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Bob Dylan’s Start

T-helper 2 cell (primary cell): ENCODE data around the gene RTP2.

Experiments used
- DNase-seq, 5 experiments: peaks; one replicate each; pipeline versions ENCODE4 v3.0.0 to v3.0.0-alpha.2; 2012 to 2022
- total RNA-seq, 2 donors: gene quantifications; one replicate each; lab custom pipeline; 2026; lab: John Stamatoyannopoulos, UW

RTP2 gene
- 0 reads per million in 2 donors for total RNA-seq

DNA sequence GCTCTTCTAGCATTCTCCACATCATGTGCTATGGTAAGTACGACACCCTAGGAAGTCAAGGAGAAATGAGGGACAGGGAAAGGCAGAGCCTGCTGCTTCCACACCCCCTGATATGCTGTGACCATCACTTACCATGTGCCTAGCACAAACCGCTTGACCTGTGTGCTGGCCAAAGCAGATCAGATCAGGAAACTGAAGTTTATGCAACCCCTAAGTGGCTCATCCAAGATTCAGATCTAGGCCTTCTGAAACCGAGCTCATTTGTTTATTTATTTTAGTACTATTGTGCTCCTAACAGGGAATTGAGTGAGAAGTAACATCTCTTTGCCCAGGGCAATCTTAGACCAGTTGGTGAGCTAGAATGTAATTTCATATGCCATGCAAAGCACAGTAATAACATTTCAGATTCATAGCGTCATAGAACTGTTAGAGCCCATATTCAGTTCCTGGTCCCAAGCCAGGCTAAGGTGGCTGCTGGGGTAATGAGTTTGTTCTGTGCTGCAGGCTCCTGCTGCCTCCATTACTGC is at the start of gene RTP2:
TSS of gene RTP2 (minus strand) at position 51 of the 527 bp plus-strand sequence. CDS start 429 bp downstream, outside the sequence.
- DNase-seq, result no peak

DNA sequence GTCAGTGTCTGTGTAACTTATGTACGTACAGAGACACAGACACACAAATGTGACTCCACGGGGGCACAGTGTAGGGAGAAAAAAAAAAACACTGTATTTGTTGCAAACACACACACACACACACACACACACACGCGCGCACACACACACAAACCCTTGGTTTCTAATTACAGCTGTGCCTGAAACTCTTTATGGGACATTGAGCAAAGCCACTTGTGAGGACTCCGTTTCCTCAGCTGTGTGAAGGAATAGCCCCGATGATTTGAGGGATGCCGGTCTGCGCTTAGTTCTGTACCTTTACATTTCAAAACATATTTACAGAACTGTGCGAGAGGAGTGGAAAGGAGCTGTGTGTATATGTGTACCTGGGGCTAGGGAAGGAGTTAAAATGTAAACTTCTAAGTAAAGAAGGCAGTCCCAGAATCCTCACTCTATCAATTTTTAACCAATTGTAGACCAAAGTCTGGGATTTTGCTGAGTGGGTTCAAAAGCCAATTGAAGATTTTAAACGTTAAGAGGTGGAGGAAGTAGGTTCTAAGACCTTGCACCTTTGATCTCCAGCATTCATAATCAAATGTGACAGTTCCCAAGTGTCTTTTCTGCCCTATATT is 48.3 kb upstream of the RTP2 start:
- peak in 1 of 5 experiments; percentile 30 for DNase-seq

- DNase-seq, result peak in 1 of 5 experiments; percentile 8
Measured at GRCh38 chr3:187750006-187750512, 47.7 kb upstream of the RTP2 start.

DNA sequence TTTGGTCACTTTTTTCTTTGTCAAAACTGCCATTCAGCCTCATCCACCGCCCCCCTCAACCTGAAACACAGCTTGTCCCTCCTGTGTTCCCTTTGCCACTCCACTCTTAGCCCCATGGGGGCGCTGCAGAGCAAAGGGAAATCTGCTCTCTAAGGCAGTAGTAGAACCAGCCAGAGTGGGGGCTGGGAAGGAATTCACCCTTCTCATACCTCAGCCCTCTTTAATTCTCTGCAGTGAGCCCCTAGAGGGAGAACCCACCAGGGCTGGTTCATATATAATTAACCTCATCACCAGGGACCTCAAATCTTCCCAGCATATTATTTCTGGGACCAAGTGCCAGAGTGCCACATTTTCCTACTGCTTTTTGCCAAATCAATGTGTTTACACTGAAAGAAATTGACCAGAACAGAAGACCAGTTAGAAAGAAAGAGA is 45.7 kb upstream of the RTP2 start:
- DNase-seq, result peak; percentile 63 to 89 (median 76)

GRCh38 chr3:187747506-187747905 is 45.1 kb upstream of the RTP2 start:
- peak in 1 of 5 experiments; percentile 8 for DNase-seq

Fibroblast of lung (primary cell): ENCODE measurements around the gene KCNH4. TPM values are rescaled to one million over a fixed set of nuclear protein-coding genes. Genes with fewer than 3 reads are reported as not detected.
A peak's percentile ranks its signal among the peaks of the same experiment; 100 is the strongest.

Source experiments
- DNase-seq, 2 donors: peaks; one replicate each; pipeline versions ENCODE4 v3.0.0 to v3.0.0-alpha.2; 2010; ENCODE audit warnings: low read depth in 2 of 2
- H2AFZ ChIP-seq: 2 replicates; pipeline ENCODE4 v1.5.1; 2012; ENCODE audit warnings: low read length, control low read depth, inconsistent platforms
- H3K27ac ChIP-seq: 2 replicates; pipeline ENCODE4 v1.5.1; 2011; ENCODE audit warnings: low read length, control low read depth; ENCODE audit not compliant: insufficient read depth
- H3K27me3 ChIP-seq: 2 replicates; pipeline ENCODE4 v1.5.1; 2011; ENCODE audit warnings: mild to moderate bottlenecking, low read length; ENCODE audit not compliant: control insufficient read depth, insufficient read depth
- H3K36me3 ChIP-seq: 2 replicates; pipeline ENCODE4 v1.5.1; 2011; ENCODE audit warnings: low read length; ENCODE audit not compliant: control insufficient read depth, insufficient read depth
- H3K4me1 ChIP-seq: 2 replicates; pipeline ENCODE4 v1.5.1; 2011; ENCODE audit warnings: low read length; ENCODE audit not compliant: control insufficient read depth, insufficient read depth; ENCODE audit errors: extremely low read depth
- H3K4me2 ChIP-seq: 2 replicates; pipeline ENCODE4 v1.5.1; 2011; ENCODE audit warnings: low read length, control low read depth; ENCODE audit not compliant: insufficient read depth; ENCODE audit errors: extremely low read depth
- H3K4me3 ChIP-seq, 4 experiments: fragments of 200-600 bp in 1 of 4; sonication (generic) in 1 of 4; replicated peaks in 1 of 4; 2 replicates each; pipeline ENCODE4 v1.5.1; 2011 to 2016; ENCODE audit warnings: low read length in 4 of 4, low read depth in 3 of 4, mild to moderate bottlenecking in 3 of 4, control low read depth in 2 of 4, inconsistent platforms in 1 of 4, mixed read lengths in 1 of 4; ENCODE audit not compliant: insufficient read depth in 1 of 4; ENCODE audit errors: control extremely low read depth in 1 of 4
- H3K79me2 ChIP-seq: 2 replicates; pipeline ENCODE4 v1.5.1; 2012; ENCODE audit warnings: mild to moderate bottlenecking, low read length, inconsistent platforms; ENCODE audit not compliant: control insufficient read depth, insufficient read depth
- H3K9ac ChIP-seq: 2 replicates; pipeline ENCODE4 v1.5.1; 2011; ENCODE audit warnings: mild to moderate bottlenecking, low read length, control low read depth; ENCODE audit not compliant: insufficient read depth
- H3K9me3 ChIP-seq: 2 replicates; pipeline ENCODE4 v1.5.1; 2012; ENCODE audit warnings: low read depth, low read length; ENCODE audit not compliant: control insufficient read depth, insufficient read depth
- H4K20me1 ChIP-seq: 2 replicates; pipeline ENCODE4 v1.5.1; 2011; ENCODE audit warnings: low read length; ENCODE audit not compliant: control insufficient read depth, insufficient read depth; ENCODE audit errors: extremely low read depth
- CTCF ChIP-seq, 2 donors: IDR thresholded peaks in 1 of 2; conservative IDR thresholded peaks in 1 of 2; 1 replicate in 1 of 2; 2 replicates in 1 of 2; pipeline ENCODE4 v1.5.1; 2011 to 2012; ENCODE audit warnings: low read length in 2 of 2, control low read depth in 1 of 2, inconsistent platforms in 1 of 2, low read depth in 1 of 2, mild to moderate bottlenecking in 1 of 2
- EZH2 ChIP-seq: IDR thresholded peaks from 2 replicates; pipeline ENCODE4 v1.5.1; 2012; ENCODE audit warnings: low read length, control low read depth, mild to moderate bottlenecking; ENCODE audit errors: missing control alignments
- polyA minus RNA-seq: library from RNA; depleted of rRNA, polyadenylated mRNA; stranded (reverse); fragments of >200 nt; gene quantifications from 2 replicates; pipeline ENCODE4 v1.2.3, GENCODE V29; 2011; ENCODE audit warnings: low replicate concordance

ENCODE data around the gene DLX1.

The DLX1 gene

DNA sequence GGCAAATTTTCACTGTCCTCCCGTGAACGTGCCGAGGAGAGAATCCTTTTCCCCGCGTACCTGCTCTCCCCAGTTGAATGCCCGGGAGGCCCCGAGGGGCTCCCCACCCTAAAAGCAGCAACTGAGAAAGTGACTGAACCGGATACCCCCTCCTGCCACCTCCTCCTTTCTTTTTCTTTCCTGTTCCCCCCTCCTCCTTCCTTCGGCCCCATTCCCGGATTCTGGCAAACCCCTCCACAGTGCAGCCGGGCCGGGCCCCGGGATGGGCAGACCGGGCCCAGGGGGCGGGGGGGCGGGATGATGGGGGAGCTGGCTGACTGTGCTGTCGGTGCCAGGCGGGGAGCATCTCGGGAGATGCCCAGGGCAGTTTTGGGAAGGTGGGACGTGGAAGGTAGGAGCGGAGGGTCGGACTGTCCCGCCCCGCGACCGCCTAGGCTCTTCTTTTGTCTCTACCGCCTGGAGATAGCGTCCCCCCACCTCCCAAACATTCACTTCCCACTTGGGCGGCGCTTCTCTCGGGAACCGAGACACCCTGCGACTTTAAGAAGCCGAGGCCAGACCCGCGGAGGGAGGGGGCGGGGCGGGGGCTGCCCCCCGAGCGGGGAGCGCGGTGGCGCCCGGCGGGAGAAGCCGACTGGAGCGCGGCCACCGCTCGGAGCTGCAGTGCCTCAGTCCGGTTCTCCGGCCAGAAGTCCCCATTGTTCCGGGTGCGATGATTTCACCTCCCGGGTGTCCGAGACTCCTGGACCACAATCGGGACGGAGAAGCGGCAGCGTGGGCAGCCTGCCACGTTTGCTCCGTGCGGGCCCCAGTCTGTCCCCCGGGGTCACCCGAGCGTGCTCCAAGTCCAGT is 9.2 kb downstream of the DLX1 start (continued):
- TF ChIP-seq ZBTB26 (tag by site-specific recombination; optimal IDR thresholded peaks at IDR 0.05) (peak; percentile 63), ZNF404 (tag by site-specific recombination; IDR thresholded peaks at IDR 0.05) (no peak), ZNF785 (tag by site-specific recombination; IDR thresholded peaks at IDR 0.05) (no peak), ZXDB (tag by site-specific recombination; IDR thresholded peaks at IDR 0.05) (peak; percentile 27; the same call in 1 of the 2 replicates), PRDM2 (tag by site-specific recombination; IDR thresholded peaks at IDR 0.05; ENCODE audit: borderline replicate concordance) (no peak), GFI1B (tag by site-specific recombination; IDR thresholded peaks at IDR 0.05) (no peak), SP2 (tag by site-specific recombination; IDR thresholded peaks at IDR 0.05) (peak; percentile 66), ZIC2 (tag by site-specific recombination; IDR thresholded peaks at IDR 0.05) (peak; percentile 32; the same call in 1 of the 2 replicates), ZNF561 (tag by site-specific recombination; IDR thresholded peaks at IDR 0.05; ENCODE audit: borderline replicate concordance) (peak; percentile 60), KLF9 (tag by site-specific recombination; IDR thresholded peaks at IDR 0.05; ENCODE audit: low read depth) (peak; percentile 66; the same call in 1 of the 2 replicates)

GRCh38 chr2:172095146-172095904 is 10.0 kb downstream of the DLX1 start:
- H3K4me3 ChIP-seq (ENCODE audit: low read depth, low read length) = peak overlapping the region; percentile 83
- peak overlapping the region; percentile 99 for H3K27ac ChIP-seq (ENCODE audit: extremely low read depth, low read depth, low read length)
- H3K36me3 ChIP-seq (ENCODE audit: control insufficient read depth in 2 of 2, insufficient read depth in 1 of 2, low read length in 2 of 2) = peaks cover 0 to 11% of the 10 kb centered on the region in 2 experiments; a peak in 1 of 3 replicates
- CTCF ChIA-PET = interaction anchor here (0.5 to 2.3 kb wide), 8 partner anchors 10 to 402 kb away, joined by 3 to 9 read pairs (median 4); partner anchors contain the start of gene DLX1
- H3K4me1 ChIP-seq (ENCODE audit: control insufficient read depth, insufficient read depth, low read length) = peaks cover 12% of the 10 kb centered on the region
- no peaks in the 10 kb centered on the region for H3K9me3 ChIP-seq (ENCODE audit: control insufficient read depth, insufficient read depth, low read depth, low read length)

Bob Dylan was only 19 when he arrived in New York City. He wanted to be a folk singer and songwriter like Carolyn Hester, Joan Baez, Pete Seeger and others whose clear-voiced songs recalled American innocence and optimism. Yet within two years his nasal, whiny voice and symbolist lyrics would rally activists protesting racial segregation and the Vietnam War. He would even be onstage with Martin Luther King for the “I Have a Dream” speech. Dylan’s first album with Columbia Records, which signed him in 1961, was a flop. His second, 1963’s “The Freewheelin’ Bob Dylan,” was a smash. And its iconic cover photo — Dylan and then girlfriend, Suze Rotolo, walking forward on a snow-covered Village street — was taken by Don Hunstein, long the main photographer for Columbia and its albums. Now a collection of Hunstein’s images of Dylan from 1961 through 1963 is on display upstairs in The Moviehouse Gallery in Millerton, NY. There are the famous pictures of Dylan and his guitar; Dylan in a tattered chair in his Village walk-up apartment; Dylan, taken from behind, rehearsing in an empty Carnegie Hall for his sold-out, October 1963 concert. Hunstein’s images are straightforward, unadorned. They recall a time when it was the music that mattered, not bling nor shenanigans; and an artist who has influenced — more than any other, I would argue — the course of American popular and rock music ever since. Hunstein’s photographs of Bob Dylan will be exhibited in The Moviehouse Gallery through Feb. 16.

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